IN MARCH 2015, we published a story about Jeffersonville Police Officer Justin Salisbury, who went above and beyond the call of duty to help Daniel White.
In May 2012, Daniel was assaulted while walking home. He was beat so badly, his hearing aid flew out of his ear, never to be found again. That night. Officer Salisbury was one of the officers who came to Daniel’s assistance. In late 2014, Daniel’s attacker was convicted. During the trial, the policeman learned Daniel, who is mostly deaf, had gone without his hearing aid since the assault and for two long years had been unable to get assistance to replace the much-needed device. Without the hearing aid, “it is horrible. I can’t hear anything at all,” Daniel said. “One ear is completely deaf … and the other is affected by nerve damage,” rendering him 93 percent deaf in his “working” ear.
So, Officer Salisbury sat down to write the story of “Hearing Daniel White” and opened up a Go Fund Me account. Online donations totaled more than $12,000. Additionally, Hanes Auto of Jeffersonville donated a moped, Conn Hearing of Jeffersonville donated a new hearing aid and Dr. Sana Aburob of Gentle Dental Care in Shelbyville, Ky., donated her services to Daniel, which was greatly needed.
“Life has gotten a whole lot better,” Daniel said at the time.
Back then, Officer Salisbury agreed. Five years prior, he’d almost walked away from his job as a police chief in a small town because anti-police bias was on the rise, his father and a friend had been stricken by cancer and another paralyzed and he was beyond burned out. Even though he and his family were much happier once he was hired as an officer in Jeffersonville, it wasn’t until encountering Daniel that Officer Salisbury found a renewed passion for his profession. “Daniel helped me to get that back,” he said.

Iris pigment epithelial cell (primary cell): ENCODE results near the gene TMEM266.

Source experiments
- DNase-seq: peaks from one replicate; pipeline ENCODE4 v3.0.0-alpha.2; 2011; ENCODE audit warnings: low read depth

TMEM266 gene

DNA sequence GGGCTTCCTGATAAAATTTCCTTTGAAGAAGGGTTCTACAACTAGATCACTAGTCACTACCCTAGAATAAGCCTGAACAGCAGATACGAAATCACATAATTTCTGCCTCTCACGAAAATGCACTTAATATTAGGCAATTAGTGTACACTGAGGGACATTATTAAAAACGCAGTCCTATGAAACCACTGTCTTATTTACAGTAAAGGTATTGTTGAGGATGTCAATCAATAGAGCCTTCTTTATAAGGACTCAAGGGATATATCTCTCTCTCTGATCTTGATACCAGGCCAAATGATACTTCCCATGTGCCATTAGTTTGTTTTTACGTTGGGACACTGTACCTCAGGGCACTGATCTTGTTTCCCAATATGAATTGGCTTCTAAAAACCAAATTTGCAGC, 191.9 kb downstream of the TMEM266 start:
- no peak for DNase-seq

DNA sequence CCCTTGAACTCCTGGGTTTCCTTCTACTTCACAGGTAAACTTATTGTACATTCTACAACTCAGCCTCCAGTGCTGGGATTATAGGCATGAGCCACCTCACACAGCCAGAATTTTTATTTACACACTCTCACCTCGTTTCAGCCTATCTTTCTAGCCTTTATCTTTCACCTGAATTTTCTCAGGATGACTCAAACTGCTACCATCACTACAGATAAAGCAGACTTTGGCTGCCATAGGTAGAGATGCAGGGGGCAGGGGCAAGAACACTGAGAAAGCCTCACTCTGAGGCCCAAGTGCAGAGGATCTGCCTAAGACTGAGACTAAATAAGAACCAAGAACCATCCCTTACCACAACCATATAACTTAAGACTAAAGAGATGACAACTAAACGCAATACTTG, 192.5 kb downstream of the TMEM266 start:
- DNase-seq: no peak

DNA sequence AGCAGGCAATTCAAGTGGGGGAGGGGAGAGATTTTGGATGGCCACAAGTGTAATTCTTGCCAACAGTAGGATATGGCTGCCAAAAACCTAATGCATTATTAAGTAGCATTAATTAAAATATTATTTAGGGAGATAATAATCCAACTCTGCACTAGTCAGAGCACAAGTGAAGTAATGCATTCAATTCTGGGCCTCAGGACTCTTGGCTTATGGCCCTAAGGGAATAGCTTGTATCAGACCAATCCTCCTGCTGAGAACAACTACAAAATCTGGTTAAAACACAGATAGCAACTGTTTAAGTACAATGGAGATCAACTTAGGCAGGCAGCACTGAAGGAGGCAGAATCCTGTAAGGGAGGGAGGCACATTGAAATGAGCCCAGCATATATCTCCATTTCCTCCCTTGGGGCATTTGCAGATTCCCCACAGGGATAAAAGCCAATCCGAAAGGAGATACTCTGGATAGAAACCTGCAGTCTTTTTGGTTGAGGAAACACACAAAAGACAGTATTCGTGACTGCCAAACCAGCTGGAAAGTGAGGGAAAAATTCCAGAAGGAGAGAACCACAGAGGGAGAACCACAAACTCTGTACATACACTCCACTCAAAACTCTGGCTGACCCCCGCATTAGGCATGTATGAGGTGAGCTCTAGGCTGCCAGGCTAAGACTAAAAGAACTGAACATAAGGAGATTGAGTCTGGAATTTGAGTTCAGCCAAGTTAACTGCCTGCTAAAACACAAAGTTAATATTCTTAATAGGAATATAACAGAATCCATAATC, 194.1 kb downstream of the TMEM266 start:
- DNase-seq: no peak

Today, nearly a year and a half after we first published the story, all of us continue to be besieged by allegations of police brutality and accounts of intentional attacks on the very people who are paid to protect and serve our communities. It is nothing short of horrifying, and it often feels rather hopeless, too.
At least it can until you talk with someone like Officer Salisbury, whose own child recently pleaded with him to find another job, only to have his father gently explain that he was lucky to be “doing what the Lord has called me to do.”
So is our Southern Indiana community. We should be utterly grateful for Officer Salisbury and the hundreds of law enforcement officials and first responders who remain committed to all of us.
These days, despite the ugliness that continues to occur in our world, Officer Salisbury said he thinks of “Daniel often. An innocent victim, the vulnerable, and I truly know that there is good in the world and it is colorblind. We could use more people like Daniel White in it. I truly know he saved me.”
Daniel, clearly, feels the same. “What we need to be doing is hitting our knees and praying for a better tomorrow,” he recently posted on Facebook. “I am proud to say I stand behind my friends like Officer Salisbury who put on that uniform and go out to catch the bad guys not knowing what tomorrow brings.”
The Extol team stands behind Officer Salisbury and the many, many men and women who put on their uniforms each day with the desire to make our world a better place. May this issue remind you to look for the reasons to celebrate Southern Indiana and beyond.
Editor in Chief